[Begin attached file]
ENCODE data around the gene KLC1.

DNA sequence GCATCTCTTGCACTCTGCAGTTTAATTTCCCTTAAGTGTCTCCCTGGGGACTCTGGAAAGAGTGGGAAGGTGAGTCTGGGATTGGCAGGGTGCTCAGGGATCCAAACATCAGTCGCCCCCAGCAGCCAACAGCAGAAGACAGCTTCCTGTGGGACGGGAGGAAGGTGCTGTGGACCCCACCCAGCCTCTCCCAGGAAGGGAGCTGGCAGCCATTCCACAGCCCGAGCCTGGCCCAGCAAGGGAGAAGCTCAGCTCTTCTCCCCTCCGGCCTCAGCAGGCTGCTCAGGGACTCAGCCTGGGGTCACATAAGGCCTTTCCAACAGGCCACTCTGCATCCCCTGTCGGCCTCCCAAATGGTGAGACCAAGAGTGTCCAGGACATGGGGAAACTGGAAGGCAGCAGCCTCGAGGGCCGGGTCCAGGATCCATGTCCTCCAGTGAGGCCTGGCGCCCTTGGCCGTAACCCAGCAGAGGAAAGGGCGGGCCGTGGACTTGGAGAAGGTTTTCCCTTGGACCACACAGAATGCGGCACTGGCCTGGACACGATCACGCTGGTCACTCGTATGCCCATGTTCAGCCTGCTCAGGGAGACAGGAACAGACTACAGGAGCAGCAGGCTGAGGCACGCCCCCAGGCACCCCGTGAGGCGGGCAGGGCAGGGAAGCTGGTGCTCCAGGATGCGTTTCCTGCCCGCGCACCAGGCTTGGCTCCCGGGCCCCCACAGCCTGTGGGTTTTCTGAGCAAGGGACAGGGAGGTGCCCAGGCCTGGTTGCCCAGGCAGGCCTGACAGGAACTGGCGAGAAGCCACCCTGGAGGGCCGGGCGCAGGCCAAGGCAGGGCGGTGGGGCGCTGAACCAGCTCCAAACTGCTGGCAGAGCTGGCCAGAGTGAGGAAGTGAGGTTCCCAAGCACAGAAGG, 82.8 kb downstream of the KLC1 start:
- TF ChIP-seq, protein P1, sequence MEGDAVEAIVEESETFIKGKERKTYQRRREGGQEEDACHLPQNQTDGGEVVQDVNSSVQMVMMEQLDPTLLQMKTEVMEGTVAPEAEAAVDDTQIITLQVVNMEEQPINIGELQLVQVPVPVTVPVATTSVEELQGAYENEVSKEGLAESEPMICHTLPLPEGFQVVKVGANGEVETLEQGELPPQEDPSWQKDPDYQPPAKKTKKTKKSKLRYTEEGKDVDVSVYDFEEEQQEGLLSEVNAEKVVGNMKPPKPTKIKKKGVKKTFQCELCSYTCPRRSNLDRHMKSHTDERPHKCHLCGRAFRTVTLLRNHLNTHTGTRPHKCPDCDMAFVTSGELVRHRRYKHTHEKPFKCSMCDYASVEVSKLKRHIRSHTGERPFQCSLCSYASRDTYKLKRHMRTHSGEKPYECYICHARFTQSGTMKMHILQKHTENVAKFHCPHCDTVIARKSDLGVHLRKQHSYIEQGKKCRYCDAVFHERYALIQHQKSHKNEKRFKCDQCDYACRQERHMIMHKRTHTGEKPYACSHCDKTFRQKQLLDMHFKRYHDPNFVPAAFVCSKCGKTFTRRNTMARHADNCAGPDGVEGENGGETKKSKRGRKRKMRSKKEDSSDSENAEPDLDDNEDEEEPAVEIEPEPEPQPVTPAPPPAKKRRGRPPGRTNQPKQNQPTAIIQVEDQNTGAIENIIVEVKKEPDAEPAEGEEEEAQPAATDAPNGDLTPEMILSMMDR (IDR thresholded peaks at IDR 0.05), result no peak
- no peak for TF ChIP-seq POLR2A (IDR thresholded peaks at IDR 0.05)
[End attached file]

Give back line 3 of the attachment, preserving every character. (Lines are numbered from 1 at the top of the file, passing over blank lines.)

- TF ChIP-seq, protein P1, sequence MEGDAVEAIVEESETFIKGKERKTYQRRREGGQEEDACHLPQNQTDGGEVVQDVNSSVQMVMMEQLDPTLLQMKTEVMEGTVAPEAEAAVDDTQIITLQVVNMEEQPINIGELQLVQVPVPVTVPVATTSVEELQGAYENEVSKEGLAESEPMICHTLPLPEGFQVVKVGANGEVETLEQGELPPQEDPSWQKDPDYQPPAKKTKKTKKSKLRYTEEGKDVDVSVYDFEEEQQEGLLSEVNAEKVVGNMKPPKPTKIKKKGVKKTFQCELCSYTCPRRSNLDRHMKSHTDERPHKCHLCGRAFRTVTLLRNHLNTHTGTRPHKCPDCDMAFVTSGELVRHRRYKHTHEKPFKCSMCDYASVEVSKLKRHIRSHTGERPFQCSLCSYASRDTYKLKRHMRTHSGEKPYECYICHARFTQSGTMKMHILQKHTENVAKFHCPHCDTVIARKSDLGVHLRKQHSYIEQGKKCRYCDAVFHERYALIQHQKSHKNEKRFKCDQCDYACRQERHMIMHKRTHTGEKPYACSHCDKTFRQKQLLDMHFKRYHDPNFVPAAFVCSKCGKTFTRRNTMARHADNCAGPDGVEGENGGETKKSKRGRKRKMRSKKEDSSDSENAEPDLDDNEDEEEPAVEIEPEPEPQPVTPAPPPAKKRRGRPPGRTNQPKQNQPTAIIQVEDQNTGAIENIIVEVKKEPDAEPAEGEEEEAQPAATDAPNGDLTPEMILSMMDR (IDR thresholded peaks at IDR 0.05), result no peak